22 Jan 2014

Bitcoin tax rules need clarification

Businesses need clear guidelines on virtual currencies.

Virtual currencies are on the rise. Bitcoin has soared in value and is increasingly being accepted as a form of payment by a number of companies and organisations.

There are many ongoing concerns about virtual currencies, but one pressing area for businesses is tax. Know one, it seems, is terribly sure how to class Bitcoin - asset, voucher, private money or real money?

In the US, Nina Olson, the National Taxpayer Advocate, said the Internal Revenue Service should give taxpayers clear rules on how it will handle transactions involving Bitcoin and other digital currencies.

Using Bitcoin to buy goods may trigger capital gains and losses or ordinary income and losses, which have different tax rates, she said in her annual report to Congress.

“It is the government’s responsibility to inform the public about the rules they are required to follow,” wrote Olson. “The lack of clear answers to basic questions such as when and how taxpayers should report gains and losses on digital currency transactions probably encourages tax avoidance.”

Responding, the IRS said it is aware of the potential tax compliance risks posed by virtual currencies, and that it would continue to study virtual currencies and provide “some guidance on the tax consequences of virtual currency transactions”.

The main question is whether Bitcoin is classed as property, in which case capital gains rules, or if it is treated as a currency, with normal income rules applying.

Singapore has come down on the property side, classing Bitcoin as goods. The Inland Revenue Authority of Singapore says that the sale and exchange of bitcoins “in return for a consideration in money or in kind is a taxable supply of services subject to GST [Goods and Services Tax]”, which is set at seven per cent.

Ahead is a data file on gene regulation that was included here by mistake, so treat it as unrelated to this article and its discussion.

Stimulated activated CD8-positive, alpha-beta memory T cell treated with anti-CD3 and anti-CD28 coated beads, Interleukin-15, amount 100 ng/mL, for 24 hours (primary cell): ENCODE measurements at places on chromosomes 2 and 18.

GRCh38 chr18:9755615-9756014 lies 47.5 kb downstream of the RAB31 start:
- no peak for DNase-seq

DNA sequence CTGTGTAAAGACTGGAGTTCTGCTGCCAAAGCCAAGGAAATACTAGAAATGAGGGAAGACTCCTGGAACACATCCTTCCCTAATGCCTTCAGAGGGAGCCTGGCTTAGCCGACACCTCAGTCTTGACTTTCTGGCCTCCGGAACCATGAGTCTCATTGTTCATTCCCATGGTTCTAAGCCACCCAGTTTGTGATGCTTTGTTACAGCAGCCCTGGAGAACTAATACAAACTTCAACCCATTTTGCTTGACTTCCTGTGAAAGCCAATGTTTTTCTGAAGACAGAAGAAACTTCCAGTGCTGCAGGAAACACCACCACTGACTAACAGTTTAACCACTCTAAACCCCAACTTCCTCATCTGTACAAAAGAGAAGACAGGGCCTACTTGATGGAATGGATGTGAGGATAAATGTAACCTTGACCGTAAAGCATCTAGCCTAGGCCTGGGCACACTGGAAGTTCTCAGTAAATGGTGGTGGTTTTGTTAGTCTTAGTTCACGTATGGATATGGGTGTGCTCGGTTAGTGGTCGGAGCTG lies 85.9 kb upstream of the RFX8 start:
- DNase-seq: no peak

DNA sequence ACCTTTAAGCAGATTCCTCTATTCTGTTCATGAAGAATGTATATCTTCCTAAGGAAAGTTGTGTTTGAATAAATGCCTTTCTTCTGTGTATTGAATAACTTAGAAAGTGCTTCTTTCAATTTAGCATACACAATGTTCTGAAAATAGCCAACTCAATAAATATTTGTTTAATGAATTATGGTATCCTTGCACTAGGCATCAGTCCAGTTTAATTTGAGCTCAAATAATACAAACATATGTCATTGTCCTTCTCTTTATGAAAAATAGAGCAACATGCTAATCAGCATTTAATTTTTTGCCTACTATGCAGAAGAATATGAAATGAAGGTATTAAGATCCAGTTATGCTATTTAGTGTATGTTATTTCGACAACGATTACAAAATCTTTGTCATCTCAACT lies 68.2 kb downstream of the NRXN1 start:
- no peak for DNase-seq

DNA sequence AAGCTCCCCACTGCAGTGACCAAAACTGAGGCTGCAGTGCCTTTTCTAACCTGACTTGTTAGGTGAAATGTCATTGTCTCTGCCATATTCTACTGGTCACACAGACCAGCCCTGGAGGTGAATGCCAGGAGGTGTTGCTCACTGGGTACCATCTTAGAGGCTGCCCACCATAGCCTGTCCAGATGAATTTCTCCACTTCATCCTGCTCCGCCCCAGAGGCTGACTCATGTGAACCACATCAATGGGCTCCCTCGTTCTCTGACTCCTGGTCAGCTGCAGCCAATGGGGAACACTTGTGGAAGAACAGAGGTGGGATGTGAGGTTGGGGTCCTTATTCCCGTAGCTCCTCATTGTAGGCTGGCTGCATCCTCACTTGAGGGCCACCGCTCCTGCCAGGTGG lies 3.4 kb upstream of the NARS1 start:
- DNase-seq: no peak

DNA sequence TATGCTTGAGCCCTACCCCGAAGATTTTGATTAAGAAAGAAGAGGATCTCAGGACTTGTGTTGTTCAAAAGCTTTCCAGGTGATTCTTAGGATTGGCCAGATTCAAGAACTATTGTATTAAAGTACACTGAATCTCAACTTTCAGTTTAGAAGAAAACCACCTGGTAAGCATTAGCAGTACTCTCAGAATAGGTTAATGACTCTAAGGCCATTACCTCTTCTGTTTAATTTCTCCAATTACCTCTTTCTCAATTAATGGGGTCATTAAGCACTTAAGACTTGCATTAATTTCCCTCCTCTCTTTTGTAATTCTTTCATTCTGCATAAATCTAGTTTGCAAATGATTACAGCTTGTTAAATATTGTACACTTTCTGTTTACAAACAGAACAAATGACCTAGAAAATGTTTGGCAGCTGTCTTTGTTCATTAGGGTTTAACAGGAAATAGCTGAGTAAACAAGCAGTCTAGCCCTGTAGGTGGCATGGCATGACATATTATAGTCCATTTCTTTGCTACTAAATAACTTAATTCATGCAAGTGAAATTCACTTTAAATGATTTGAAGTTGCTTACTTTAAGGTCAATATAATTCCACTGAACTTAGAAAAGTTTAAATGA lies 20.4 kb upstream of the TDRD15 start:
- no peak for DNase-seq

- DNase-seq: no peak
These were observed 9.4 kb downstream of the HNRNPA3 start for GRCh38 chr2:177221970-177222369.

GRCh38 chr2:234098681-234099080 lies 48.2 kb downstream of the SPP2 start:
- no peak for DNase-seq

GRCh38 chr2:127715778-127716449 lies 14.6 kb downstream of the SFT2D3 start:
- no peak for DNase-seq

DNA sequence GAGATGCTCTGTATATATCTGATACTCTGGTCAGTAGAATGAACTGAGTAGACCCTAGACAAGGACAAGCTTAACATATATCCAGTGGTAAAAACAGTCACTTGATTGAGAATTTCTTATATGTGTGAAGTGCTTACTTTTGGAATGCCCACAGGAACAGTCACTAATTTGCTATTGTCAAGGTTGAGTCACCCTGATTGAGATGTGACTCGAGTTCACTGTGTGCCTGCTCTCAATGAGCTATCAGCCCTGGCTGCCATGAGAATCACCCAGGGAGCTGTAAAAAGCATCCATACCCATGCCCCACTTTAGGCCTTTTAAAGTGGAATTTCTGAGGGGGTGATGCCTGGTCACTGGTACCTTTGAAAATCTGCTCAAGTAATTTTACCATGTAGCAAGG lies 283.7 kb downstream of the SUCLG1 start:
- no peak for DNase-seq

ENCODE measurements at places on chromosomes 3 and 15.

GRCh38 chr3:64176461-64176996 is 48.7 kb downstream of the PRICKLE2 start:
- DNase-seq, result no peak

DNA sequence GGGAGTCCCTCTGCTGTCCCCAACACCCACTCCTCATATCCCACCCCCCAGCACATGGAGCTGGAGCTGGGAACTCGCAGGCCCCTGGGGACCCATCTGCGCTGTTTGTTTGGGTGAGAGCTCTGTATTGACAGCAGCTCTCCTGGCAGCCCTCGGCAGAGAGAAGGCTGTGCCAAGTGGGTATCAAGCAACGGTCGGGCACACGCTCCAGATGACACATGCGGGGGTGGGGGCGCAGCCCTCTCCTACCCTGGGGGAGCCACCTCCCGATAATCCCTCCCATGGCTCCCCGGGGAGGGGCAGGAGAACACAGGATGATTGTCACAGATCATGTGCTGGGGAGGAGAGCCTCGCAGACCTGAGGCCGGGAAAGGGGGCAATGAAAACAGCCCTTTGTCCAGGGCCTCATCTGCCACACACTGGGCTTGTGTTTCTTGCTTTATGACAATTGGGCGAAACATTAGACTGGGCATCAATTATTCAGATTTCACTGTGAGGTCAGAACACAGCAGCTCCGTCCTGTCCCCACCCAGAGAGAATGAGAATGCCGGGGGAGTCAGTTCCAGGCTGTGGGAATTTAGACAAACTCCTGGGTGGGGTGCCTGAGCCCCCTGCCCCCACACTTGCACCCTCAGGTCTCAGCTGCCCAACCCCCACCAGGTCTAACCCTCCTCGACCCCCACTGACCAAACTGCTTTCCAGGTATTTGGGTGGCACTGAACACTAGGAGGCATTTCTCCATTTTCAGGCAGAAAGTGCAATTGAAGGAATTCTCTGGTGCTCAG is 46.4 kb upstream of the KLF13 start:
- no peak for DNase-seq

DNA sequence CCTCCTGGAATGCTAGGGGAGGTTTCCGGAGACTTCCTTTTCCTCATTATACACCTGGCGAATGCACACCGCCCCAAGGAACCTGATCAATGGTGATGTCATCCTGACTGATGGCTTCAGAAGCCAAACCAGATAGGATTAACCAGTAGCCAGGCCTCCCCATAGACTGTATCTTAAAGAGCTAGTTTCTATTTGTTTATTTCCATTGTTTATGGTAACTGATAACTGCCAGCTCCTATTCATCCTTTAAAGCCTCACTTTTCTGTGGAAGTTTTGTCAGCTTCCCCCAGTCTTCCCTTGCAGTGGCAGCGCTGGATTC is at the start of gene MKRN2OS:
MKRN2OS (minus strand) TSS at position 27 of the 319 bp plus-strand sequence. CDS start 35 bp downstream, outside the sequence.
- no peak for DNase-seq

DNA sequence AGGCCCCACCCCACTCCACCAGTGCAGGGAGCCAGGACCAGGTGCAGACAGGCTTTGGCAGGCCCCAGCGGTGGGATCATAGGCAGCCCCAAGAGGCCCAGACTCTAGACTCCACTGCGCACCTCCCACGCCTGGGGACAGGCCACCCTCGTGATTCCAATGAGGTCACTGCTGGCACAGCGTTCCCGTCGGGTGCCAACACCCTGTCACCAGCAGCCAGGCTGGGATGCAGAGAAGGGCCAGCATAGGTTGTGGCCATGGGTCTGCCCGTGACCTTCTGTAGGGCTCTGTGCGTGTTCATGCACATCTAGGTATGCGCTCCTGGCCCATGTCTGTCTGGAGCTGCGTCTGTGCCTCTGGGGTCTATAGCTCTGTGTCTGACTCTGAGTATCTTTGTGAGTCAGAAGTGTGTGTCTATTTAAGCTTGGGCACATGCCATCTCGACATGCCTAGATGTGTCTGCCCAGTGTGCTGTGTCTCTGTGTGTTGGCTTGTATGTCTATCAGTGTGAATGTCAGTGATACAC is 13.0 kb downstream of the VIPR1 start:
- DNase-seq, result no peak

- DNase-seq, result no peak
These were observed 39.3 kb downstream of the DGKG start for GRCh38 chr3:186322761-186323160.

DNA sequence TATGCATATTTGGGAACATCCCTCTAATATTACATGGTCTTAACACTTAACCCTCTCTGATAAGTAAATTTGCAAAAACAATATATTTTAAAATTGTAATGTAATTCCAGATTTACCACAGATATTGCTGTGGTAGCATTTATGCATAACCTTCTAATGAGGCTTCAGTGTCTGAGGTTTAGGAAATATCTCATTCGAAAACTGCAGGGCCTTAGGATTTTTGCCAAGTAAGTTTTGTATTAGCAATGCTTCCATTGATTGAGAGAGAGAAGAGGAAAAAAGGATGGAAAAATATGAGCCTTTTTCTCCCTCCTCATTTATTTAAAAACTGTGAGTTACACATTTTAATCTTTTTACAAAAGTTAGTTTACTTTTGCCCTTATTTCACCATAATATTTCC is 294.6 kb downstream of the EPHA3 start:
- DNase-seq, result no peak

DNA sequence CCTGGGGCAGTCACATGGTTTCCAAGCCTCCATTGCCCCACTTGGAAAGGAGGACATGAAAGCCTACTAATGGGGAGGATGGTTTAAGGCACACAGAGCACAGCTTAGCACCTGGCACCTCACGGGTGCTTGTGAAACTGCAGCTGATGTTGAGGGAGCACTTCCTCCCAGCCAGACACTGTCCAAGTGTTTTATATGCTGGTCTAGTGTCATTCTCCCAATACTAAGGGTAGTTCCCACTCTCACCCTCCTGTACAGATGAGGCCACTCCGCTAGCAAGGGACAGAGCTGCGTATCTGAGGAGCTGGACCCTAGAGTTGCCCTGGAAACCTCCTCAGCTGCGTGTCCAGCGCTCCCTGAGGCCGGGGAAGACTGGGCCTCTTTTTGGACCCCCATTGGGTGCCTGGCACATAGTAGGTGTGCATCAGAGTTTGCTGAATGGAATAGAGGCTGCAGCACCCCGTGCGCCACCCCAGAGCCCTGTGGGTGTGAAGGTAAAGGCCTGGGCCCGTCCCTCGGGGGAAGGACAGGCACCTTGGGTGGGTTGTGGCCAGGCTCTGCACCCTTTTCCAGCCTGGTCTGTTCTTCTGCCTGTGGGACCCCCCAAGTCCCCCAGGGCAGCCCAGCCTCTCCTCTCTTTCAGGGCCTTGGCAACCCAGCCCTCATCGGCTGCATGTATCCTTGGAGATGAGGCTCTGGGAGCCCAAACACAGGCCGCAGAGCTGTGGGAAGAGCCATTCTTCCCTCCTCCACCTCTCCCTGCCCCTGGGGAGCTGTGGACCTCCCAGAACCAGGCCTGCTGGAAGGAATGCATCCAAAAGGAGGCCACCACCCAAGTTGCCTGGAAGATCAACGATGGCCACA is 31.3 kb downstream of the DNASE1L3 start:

When Bitcoins are accepted as payments for goods or services, these transactions are treated as barter exchanges because Bitcoin is not considered money or currency by the government. In this case GST could apply to both bitcoins and the goods and services being exchanged.

Similarly in Europe there is a bit more clarity than in the US. Bitcoin has been recognised by the German Finance Ministry as a "unit of account", meaning it is can be used for tax and trading purposes in the country.

Bitcoin is not classified as e-money or a foreign currency, the Finance Ministry said in a statement, but is a financial instrument under German banking rules. It is more akin to "private money" that can be used in "multilateral clearing circles", the ministry said.

Meanwhile, Norway is treating Bitcoin as property. “Bitcoins don’t fall under the usual definition of money or currency,” Hans Christian Holte, director general of taxation in Norway, told Bloomberg in an interview.

Instead, the Scandinavian nation is classifying Bitcoins as an asset, subject to capital gains tax.

The UK is also considering its stance, with HM Revenue and Customs apparently eyeing a plan to classify Bitcoin as ‘private money’ like in Germany. Currently Britain treats Bitcoins as a voucher.

"There is a VAT exemption for currency transactions but the currency in question must be legal tender. We have held constructive meetings with stakeholders, but this is a complex issue, and we will continue to listen to arguments for alternative VAT treatments under existing VAT law," an HMRC spokesman said.

"Most assets are liable to Capital Gains Tax when sold or disposed of. This includes gains on non-sterling currency, other than foreign currency bought for personal use outside the UK.

"We are reviewing this very complex area and considering how VAT should be applied."

It's a complicated picture at present but the various tax implications are likely to ironed out soon as Bitcoins become used more and more around the world.